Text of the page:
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I am writing a small test application to test a communication interface. The communication interface is written in C++ (a DLL) and the test application using C#. The communication interface in turn talks to a low level hardware stack which uses windows messages to transmit and receive data. In order to achieve this, the commuication interface DLL creates an invisible child window whose parent is the C# test application window. The sequence to talk to the hardware is as follows :

  1. Initialize the communication library. This step expects the main window handle and application instance which is passed to the low level stack for windows messaging.

  2. Connect using the device address

  3. Read/Write

  4. Close

  5. Deinitialize the communication library.

Now in the 2nd step, the DLL creates an invisible window to communicate with the low level hardware stack. Since the 2nd step is a blocking call, I want my UI to be responsive during this time in case it takes a long time to connect. Therefore, I try to connect asynchronously using a thread or a BeginInvoke call. But I observe that after the connection is established, the application window hangs as long as the child window exists. The child window seems to block all incoming messages to the main window. This seems to be because the child window gets created in another thread.

But I dont want want the connect to be in the main thread as it hangs the UI.

I would welcome any ideas on how to avoid this problem ? Thanks in advance.


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Just curious as why 2 is a blocking call? Is your code keep polling to see if device is connected? As a solution, why do you create child window - create top level message-only window (msdn.microsoft.com/en-us/library/…). –  VinayC Oct 25 '10 at 13:31
Hi Vinay, I do not create the child window. I only use the DLL whose developer has done it that way. The DLL internally I guess has a timeout to know if the connection was done. This is a very large timeout and thus has a blocking effect on my application. A part of the problem is also because of the communication stack provider –  HIyer Oct 25 '10 at 13:37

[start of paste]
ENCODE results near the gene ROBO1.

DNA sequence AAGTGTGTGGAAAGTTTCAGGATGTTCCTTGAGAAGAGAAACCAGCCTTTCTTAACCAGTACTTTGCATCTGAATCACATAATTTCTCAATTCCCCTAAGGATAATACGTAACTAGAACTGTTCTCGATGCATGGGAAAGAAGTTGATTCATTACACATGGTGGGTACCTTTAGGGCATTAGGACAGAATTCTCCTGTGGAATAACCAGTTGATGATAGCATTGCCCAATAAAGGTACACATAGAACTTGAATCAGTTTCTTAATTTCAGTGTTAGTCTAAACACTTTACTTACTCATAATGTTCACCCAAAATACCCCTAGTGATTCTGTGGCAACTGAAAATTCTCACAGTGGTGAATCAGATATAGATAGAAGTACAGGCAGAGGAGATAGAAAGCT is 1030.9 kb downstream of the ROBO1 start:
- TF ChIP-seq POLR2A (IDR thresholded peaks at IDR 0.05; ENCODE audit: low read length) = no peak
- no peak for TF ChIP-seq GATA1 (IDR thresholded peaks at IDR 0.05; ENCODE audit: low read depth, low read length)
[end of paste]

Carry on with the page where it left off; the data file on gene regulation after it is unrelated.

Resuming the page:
1 Answer 1

All communication with a window handle must be done on the thread this handle was created on. This probably means that all calls to the DLL should be done on the secondary thread.

You can try the following:

  • Before initializing the DLL, start a background thread;
  • On that thread, create a WinForms window you do not show. You can do this like this:


public static Form BackgroundForm;

static void Main()

    new Thread(new ThreadStart(Secondary)).Start();

    Application.Run(new MainForm());

static void Secondary()
    BackgroundForm = new Form();

    // Calling Handle creates the system HWND. You do not have to call Show
    // or something similar on this Form to make the handle available or use
    // Invoke or BeginInvoke.

    var handle = BackgroundForm.Handle;

    // Initialize the DLL here with the handle.


    // Unintialize the DLL.
  • Then, initialize the DLL with the handle you got from the background form;
  • When you need to do calls to the DLL, do this using Invoke and BeginInvoke to this background form;
  • Once it's time to shut down your application, do an Application.ExitThread() through a Invoke or BeginInvoke.

The problem you are seeing with the main form being blocked, is probably because the child window created in the DLL has the main form's handle as it's parent Window, but that's just a guess. This should probably also be solved using this system.

share|improve this answer
Thanks Pieter, I shall check this. This seems like a good thing to try. Thanks again. –  HIyer Oct 25 '10 at 13:34
You're welcome. –  Pieter van Ginkel Oct 25 '10 at 13:39

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